You may love a good cowboy book boyfriend, but probably not as much as romantic thriller writer Winter Austin does. Read how her cowboy crush started and compare her list of favorite cowboys to your own! Plus her most recent book, Liar, Liar, is now on sale! (surprise, it star a sexy cowboy sheriff)
From an early age, my attention was captured by cowboys. Was it because I grew up around them? Even in my li’l area of Iowa, we had cowboys, and some were even family members. My great uncle Pete was an Iowa farm boy first, a Korean War hero second, and a cowboy for the rest of his life. His image graced the walls of the White House, was plastered all over TV in a Busch commercial, and in the winner’s circle of countless Quarter Horse races. He was a storyteller who could weave magic with his words, and his voice worked its way into my own writing, where it will live on despite his recent passing.
Maybe it was that distinctive cowboy drawl, instantly identifying these men of the land, that fostered my fascination. Or it could be those down-to-earth creeds of the cowboy way. “Treat everyone like you would your favorite horse.” “A good day’s work is based on the amount of sweat on your brow.” Then again, perhaps it was just the way some of them filled out those Wranglers. 😉 For these reasons and so many more, cowboys have always loomed larger than life for me. Here are some of my favorite fictional ones:
Jim Craig, The Man from Snowy River, poem by A.B. Paterson (1982 movie)
In the movie, The Man from Snowy River, “the man” of Paterson’s original 1890 poem, garnered the name of Jim Craig. Thought not truly considered a cowboy, this Australian man eventually became a decent cattleman, but he’s what we would call a horse whisperer. Jim fell in love with the rancher’s daughter but wasn’t considered “worthy” of the young woman’s hand until he did the impossible, and brought back the Brumbies, a herd of wild horses—and in grand fashion, might I add. The poem is fluid and full of the typical cowboy imagery. But the movie is what won my heart, and puts Jim Craig at the top of all my cowboy hero lists.
Walt Longmire, Longmire, by Craig Johnson
Walt isn’t your typical cowboy. Yes, he was raised on a ranch, but Walt is more lawman than rancher. But that doesn’t stop him from holding to the same cowboy code of his ancestors. Walt’s sharp wit is quick as Will Rogers, and his cunning is like that of the wildest longhorn. Yet under all that gruff exterior, he’s become a real ladies man of sorts, forming a professional and personal partnership with his deputy, Vic Moretti—if you consider a tart mouthed under-sheriff a real lady.
Luke Collins, The Longest Ride, by Nicholas Sparks
A more modern cowboy, a bull rider, Luke possesses that signature quiet strength. A brush with death brought him a reality check, but he was determined not to let his fear of riding again keep him down. He embodies what most romance readers want in their heroes, a strong man with a tender side, who can be protective without being domineering.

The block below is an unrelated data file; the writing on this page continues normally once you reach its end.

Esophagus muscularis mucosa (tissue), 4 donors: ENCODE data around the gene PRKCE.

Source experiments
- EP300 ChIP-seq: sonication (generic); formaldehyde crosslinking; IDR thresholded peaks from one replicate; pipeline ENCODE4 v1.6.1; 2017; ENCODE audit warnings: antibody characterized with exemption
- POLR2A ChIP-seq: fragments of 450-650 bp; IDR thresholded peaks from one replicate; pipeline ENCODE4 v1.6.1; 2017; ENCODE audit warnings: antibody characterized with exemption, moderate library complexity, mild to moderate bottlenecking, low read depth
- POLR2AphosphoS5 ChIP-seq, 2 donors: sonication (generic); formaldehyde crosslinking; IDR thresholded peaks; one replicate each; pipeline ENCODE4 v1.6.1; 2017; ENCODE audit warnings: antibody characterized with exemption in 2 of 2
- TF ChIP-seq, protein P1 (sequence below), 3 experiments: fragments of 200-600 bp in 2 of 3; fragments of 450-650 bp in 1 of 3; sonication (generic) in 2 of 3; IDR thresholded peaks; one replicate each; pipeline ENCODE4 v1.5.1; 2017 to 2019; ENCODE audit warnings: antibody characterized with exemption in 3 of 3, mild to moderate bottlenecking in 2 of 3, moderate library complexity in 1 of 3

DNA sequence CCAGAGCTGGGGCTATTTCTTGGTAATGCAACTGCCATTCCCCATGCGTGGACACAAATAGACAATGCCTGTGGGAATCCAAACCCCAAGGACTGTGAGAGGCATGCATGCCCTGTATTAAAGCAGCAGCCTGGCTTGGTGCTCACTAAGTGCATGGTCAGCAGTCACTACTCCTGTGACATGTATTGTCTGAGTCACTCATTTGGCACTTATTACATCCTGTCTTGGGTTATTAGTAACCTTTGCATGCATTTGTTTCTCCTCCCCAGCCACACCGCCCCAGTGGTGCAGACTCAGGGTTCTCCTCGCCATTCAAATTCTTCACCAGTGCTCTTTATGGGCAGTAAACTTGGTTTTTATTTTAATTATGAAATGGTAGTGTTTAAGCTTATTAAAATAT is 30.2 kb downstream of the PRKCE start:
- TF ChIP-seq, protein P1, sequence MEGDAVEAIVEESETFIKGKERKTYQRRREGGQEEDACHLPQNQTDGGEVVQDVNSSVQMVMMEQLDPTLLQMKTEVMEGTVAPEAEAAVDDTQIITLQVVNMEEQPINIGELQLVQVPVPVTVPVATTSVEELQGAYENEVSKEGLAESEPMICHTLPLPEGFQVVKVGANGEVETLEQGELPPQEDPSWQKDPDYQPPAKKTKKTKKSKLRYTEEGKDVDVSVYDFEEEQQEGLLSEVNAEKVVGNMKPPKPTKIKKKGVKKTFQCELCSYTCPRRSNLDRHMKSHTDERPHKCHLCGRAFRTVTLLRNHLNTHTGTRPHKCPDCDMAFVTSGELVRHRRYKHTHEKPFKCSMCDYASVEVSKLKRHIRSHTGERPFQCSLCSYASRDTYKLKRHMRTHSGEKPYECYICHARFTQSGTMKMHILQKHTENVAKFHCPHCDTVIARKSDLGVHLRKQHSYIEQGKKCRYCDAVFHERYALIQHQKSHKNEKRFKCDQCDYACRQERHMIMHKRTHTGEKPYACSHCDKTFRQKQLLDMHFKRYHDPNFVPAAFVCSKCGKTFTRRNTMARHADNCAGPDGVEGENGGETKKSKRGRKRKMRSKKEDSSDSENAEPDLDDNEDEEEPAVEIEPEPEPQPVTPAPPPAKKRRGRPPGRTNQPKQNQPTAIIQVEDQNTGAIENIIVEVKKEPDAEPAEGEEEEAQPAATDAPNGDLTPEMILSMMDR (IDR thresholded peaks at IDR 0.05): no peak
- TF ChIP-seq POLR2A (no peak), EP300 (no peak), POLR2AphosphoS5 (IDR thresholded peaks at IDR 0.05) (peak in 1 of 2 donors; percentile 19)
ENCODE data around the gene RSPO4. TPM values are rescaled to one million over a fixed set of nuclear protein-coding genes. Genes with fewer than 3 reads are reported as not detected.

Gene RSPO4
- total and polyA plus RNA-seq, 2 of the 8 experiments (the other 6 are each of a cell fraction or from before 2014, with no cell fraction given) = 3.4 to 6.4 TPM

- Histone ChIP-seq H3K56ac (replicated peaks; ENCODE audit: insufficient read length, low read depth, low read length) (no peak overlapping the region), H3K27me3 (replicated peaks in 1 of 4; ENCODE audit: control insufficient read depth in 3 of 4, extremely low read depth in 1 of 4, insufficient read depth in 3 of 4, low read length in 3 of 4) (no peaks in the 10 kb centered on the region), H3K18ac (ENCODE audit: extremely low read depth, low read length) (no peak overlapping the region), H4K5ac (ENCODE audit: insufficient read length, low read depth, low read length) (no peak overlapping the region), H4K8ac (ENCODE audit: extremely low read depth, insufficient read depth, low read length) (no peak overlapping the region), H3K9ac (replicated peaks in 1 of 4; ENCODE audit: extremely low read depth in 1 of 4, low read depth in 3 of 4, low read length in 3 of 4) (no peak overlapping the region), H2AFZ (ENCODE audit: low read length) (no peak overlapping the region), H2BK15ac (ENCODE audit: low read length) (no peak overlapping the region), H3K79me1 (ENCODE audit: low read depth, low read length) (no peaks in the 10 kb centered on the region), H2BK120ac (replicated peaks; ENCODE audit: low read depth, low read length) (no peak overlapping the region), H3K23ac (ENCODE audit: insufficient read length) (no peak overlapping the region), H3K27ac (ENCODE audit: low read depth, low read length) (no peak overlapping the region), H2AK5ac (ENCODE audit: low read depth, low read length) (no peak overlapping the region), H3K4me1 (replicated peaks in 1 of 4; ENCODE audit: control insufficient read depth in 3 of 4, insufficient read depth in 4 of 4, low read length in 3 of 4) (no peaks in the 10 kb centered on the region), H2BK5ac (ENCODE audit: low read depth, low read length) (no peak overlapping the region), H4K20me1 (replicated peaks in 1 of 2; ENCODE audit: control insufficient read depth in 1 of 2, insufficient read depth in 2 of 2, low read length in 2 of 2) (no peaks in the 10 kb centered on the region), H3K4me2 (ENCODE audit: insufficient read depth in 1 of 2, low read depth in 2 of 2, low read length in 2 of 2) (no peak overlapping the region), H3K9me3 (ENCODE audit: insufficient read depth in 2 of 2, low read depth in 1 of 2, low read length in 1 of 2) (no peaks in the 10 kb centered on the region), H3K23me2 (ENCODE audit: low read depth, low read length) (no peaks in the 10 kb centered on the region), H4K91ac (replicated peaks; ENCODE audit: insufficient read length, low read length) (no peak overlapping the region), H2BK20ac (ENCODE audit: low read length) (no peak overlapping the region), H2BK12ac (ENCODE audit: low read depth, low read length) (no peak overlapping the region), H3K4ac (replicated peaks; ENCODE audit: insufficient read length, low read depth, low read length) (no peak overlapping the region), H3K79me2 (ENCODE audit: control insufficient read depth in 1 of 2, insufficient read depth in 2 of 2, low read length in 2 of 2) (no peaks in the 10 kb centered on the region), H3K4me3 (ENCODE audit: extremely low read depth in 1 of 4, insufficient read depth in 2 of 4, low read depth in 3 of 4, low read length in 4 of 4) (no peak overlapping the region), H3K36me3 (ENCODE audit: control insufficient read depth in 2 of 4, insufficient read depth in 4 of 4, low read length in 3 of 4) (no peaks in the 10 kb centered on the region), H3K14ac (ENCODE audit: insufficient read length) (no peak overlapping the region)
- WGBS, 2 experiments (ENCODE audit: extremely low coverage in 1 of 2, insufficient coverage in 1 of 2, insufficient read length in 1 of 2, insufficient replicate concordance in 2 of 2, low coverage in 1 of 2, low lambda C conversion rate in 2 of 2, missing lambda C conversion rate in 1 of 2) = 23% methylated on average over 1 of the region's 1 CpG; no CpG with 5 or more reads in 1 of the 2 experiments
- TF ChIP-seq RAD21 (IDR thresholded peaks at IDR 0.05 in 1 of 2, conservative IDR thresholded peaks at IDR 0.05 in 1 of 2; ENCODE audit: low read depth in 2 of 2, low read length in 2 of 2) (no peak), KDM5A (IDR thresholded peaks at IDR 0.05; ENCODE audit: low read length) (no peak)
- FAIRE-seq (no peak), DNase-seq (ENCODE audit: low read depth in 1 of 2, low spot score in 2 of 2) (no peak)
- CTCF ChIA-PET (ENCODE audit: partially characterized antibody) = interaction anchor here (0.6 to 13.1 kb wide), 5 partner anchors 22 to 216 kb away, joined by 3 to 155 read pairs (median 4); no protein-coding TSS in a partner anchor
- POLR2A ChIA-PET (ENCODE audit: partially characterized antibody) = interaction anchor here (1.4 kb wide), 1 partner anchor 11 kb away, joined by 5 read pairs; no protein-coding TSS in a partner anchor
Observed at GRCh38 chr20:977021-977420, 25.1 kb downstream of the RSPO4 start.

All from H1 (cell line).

Augustus McCrae, Lonesome Dove, by Larry McMurtry
Ahh, what list of cowboys is complete without the silver-tongued Gus McCrae of Lonesome Dove. The voice of reason to Woodrow Call’s hothead, he’s the man with a romantic side that woos even the most stone-hearted woman of the West. Gus always found the best in men, but was no fool. He’d seen ugly most of his life in Texas, and with the grit and flourish as only Gus can, he took on his business partner’s hair-brained idea to trail cattle all the way to Montana. Gus McCrae is a prime example of the Old West cowboy.
Victoria Barkley, The Big Valley
You bet I went there. Victoria Barkley stands toe-to-toe with all the men on this list. While maintaining an aura of elegance, this matriarch of the Barkley family was no lady to mess with. She was whip smart and cunning, pushing the boundaries of what women of her era were allowed to do, and running an enormous ranch to boot. She well-deserves the title of cowboy.
John Wayne, any cowboy he ever played
You can’t round up your favorite fictional cattlemen and not include “The Cowboy” himself, John Wayne. The man’s film credits number more than 200 films, and probably about 65% of those were westerns. Not matter what character he portrayed, Wayne embodied the true cowboy spirit: ride tall, speak softly, and carry a big gun. For me, Wayne’s most memorable cowboy character was Will Andersen in The Cowboys, where he takes on the role of surrogate father to a ragtag bunch of kids in order to get his cattle herd to market. I dare you not to cry watching that one.
Author Bio: Winter Austin perpetually answers the question “were you born in the winter?” with a flat “nope.” Living in the middle of Nowheresville, Iowa, with her husband and four teenagers, Winter is trying to juggle a crazy schedule with a career while writing deadly romantic thrillers. Find Winter Austin at WinterAustin.com, on Facebook, and on Twitter @WinterAustin.
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